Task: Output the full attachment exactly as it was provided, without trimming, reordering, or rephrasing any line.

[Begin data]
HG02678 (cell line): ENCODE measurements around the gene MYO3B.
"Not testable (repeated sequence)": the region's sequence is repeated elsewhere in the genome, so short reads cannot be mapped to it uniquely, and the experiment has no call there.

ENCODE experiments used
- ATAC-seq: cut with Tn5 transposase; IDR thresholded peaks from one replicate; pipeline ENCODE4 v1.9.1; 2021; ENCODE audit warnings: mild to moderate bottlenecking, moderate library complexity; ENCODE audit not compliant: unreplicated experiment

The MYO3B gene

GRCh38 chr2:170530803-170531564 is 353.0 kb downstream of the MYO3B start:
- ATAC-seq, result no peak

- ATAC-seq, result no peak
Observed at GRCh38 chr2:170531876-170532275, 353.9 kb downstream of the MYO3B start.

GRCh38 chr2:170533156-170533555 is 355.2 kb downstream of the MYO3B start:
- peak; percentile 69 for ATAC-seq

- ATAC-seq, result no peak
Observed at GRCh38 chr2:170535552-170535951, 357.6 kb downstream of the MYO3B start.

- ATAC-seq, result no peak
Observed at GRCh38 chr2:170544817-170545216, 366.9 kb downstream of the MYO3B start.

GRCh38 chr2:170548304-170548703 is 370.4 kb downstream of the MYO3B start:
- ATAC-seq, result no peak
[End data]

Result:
HG02678 (cell line): ENCODE measurements around the gene MYO3B.
"Not testable (repeated sequence)": the region's sequence is repeated elsewhere in the genome, so short reads cannot be mapped to it uniquely, and the experiment has no call there.

ENCODE experiments used
- ATAC-seq: cut with Tn5 transposase; IDR thresholded peaks from one replicate; pipeline ENCODE4 v1.9.1; 2021; ENCODE audit warnings: mild to moderate bottlenecking, moderate library complexity; ENCODE audit not compliant: unreplicated experiment

The MYO3B gene

GRCh38 chr2:170530803-170531564 is 353.0 kb downstream of the MYO3B start:
- ATAC-seq, result no peak

- ATAC-seq, result no peak
Observed at GRCh38 chr2:170531876-170532275, 353.9 kb downstream of the MYO3B start.

GRCh38 chr2:170533156-170533555 is 355.2 kb downstream of the MYO3B start:
- peak; percentile 69 for ATAC-seq

- ATAC-seq, result no peak
Observed at GRCh38 chr2:170535552-170535951, 357.6 kb downstream of the MYO3B start.

- ATAC-seq, result no peak
Observed at GRCh38 chr2:170544817-170545216, 366.9 kb downstream of the MYO3B start.

GRCh38 chr2:170548304-170548703 is 370.4 kb downstream of the MYO3B start:
- ATAC-seq, result no peak